Welcome to Seattle Center
Seattle Cherry Blossom & Japanese Cultural Festival was initiated by a gift of 1,000 cherry trees that were given to Seattle on May 8, 1976, by Japan’s former Prime Minister, Takeo Miki, in commemoration of America’s bicentennial and the long friendship between the people of Japan and Washington state. Today, the festival is the largest and oldest of its kind in the Northwest. Hanami, cherry blossom viewing, is a reminder to celebrate life, and the pink petals carried on the breeze at the first festival engendered that thought. This year's 2021 festival theme is the Regional Japan Expo — Soul of Artisans.
Friday, April 9: Ceremony & Legacy
Ikebana International is a worldwide organization founded in Tokyo, Japan in 1956. Seattle Chapter 19 was chartered on March 16, 1959. After 60 years of friendship through flowers, we celebrated our 60th Anniversary in June of 2019.
They are a non-profit organization dedicated to promoting the ancient art of Japanese-style flower arranging. Their chapter is administered by our volunteer members.
“ike” meaning “alive” and “bana” meaning “flower”
The practice of ikebana is making use of branches, stems, leaves and blossoms to create the living art that shows the unique beauty of the outdoor natural world.
Akemi Sagawa received her teaching certificate in 2000, and teaches Sogetsu Ikebana in the Seattle area. She has exhibited at various venues including Seattle Art Museum, Seattle Asian Art Museum, and Seattle Cherry Blossom Festival. She is a member of Mercer Island Sogetsu Branch and a board member of Ikebana International Seattle Chapter #19.
Akemi’s flower name, Kohjun (虹潤), means Rainbow in Abundance.
Diane was initially drawn to ikebana because it enabled her to combine two of her passions, art and gardening. She has earned the Riji teaching degree from the Sogetsu School, and served for many years as Deputy Director of the Sogetsu Seattle Branch under Founding Director Aiko Ii her successor, Nobuko Relnick, before becoming Director in 2016. She is also the editor of the branch's annual magazine, and enjoys introducing others to the beauty and creativity of Sogetsu ikebana.
NHK World-Japan Documentaries:
To American photojournalist Regina Boone, her paternal grandfather was an enigma. He was a hard-working Japanese immigrant but was arrested on the day of the Pearl Harbor attack never to return home. Regina's father rarely spoke about him throughout his life. It was only 5 years ago on his deathbed that he asked Regina to find out the circumstances surrounding her grandfather's disappearance. Our camera follows her quest to uncover the trail of her missing Japanese grandfather.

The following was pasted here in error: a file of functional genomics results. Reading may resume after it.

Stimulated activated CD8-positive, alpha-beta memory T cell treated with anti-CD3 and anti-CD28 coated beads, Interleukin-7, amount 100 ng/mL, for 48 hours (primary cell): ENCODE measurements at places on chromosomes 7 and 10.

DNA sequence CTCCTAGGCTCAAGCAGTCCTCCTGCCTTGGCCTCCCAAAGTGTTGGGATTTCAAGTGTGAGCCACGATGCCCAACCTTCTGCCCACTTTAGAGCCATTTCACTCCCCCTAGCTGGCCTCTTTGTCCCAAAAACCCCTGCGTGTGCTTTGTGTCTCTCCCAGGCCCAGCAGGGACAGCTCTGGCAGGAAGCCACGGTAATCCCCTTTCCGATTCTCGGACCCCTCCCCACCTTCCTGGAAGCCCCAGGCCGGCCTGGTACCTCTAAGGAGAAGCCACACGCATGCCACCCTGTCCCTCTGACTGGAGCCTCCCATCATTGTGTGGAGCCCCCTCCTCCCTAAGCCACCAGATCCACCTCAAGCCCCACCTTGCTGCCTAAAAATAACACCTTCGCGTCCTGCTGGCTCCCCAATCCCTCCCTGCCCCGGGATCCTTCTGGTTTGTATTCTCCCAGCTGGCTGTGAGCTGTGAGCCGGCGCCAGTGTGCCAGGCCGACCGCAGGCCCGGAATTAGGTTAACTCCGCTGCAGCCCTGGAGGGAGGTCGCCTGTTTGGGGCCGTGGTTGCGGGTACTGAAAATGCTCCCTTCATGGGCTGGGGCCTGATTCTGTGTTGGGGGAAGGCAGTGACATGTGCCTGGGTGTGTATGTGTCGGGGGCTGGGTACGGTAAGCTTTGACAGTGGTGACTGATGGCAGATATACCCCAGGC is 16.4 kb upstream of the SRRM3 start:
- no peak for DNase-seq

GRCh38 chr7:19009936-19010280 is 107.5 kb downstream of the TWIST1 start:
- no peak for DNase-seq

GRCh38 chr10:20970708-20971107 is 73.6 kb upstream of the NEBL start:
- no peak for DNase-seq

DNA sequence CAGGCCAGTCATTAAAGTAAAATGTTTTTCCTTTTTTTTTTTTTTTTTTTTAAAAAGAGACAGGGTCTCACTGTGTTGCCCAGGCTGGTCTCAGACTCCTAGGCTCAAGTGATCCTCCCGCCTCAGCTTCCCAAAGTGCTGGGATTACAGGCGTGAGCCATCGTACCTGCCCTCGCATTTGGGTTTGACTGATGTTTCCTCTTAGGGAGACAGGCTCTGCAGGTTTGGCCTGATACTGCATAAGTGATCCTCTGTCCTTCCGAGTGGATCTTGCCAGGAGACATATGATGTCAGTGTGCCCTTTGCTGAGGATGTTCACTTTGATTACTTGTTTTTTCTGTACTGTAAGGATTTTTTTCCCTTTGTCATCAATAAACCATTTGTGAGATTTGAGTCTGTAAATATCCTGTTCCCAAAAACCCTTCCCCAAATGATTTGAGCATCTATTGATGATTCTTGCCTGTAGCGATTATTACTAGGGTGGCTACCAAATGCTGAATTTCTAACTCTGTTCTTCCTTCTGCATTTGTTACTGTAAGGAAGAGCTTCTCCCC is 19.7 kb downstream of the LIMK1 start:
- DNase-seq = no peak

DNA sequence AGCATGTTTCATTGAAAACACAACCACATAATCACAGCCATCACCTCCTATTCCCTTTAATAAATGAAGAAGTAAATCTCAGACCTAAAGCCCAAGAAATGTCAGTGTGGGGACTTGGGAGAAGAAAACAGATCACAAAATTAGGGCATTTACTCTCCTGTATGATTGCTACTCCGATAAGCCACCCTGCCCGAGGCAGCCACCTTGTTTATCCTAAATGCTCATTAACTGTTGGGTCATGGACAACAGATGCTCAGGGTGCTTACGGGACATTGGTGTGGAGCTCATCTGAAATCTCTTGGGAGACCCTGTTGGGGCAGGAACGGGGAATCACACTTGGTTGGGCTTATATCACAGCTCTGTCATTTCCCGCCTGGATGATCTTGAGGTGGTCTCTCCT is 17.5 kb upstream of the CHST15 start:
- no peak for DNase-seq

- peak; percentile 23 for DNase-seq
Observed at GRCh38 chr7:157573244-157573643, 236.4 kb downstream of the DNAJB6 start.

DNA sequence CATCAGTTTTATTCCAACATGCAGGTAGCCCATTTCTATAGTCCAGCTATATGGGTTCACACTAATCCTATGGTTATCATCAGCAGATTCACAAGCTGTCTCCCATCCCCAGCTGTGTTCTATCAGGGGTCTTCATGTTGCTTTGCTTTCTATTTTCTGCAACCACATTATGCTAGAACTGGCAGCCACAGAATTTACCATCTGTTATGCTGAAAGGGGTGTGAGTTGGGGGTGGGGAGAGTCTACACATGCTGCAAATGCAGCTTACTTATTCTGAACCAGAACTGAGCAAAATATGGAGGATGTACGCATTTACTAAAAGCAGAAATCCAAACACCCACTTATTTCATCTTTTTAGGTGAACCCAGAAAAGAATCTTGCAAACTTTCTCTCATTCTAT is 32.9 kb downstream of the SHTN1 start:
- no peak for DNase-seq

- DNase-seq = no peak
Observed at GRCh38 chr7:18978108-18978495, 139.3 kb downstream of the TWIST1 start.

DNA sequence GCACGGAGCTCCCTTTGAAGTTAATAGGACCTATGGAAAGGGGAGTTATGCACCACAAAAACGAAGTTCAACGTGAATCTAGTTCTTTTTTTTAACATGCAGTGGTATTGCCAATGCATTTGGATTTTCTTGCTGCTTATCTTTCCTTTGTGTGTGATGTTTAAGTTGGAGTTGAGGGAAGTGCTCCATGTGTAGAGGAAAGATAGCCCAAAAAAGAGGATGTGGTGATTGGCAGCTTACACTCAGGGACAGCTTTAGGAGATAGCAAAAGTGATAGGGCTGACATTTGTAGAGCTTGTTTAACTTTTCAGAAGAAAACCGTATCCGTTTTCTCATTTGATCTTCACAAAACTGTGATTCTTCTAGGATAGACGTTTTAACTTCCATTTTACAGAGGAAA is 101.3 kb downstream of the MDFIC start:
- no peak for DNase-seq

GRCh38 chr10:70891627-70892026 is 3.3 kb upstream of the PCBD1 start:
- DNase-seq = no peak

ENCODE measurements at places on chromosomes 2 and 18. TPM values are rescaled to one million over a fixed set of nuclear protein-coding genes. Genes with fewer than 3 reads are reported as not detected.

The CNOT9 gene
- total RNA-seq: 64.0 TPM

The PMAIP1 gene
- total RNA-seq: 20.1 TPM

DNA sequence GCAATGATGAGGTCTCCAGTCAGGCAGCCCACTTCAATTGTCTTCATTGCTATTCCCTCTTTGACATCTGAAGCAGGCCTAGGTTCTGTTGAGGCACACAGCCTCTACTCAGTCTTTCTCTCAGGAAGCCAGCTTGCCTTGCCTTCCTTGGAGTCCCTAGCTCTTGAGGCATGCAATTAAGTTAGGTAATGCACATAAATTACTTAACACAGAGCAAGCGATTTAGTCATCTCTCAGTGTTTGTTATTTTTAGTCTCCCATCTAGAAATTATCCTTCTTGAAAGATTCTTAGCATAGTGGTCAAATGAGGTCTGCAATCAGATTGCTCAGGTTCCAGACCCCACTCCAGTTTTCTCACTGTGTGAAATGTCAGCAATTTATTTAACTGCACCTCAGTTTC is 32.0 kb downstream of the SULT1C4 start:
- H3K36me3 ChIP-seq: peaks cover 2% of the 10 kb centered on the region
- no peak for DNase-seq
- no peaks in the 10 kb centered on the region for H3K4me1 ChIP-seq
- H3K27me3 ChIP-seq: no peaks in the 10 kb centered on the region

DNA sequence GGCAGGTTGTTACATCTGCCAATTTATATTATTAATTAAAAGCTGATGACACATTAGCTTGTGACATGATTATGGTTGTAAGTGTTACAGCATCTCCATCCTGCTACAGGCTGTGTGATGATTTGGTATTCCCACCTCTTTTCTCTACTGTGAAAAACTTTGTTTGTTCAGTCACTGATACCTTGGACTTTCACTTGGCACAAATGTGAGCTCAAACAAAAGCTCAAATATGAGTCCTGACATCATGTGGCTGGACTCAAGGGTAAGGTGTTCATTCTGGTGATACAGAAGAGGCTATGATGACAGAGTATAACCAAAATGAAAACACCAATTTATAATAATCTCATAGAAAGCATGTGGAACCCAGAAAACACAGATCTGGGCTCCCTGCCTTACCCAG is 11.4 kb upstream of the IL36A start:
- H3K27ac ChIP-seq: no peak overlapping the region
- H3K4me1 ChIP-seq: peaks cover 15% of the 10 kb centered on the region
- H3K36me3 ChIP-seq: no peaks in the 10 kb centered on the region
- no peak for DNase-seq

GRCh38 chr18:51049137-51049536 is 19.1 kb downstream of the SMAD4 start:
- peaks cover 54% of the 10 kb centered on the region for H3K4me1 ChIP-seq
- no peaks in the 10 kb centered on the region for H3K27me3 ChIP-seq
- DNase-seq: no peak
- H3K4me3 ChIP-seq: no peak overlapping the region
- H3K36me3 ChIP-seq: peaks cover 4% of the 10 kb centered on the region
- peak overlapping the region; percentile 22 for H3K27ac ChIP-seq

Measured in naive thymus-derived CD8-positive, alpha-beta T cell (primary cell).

Saturday, April 10: Regional Japan Expo — Soul of Artisans
In the series Tokyo Miracle City, we unravel the secrets behind some of the capital's most intriguing wonders. In part one, we delve into Tokyo's famed and tantalizing food culture, exploring the role the iconic Tsukiji fish market played in Japan's culinary history. Actor Sato Takeru takes us on a journey back in time as we learn about the lives of the skilled specialists at the heart of the market and discover their unique contribution in the journey of seafood from ocean to table.
Once, the true taste of sake could only be experienced in Japan, due to its complicated brewing method and conditions unique to Japan. But that's not true anymore. Through Japanese retailers' efforts to apply new technologies and the passion of the foreign sake-lovers, sake is now becoming a global beverage. In the first of 2 episodes, we visit Africa, Europe and America to witness sake's skyrocketing popularity and the devotion behind the opening of genuine sake breweries outside Japan.
Sunday, April 11: Regional Japan Expo — Soul of Artisans (continued)
The Tsugaru peninsula lies on the northern part of Japan's main island, and is home to some of the country's most untamed landscapes. For more than 30 years, 93-year-old Kuwata Misao has made over 50,000 Sasa-mochi rice cakes every year here, all on her own. She goes into the wilderness to find bamboo leaves, and grows her own azuki beans to ensure the perfect ingredients for her delicious mochi. What is the meaning of work? Of life? Of happiness? Granny Mochi's quiet, delightful tale warms the heart.